Pham and Schackelford (2013) argued that men with more attractive partners are at a greater recurrent risk of sperm competition because other men are more likely to woo them into having affairs. Therefore, men with more attractive partners have more reason to be concerned about and more likely to engage in behaviour aimed to detect infidelity. The idea that cunnilingus, oral sex performed on a woman, could function to detect infidelity was proposed in a 2006 book, but this study is the first to test this empirically. The idea is that oral sex may allow a man to detect the presence of another man’s semen through smell or taste. […] As side-note I’d like to point out that there is a common misconception often advanced by its critics that evolutionary psychology assumes that everything that people do is somehow an evolutionary adaptation and that evolutionary psychologists cannot or will not acknowledge that some behaviours are simply by-products of other adaptations with no special function of their own. This is a gross misrepresentation of what evolutionary psychology is about and in fairness to the authors of the study they were attempting to actually test whether or not their hypothesis about the adaptive function of oral sex is valid, rather than just assuming it is. It is quite possible that oral sex has no evolutionary function in itself. Humans are a highly sexed species compared to most mammals and engage in many non-procreative sexual acts, perhaps for pleasure alone. Oral sex might simply be a by-product of this interest in sex that humans have. However, if it can be shown that this particular behaviour appears to serve a definite purpose that has an evolutionary history, a reasonable case can be made that it has an adaptive function. […] They found that “recurrent risk of sperm competition” (attractiveness) predicted interest in performing oral sex independently of relationship length, relationship satisfaction, and duration of intercourse. [Psychology Today]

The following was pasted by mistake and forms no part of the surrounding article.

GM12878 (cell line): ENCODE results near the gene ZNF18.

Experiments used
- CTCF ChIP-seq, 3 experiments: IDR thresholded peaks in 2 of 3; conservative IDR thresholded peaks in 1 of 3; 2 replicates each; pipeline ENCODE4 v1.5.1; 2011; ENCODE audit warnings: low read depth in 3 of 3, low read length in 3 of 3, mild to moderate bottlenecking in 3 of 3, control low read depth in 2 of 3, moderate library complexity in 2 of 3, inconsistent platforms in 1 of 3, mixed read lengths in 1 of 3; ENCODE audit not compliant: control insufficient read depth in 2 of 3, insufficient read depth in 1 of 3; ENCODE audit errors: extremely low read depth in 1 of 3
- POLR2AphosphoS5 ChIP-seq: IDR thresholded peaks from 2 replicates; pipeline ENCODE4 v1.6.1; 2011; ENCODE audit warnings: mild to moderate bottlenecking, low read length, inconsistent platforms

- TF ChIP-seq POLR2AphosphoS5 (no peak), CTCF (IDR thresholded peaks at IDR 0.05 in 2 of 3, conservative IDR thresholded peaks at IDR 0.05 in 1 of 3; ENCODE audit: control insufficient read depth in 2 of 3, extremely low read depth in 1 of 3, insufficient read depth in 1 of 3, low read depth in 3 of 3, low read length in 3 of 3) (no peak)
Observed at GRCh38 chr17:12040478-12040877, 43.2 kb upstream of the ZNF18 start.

In species where females mate with multiple males, the sperm from these males must compete to fertilise available ova. Sexual selection from sperm competition is expected to favor opposing adaptations in males that function either in the avoidance of sperm competition (by guarding females from rival males) or in the engagement in sperm competition (by increased expenditure on the ejaculate). […] We found that men who performed fewer mate guarding behaviors produced higher quality ejaculates, having a greater concentration of sperm, a higher percentage of motile sperm and sperm that swam faster and less erratically. [PLoS]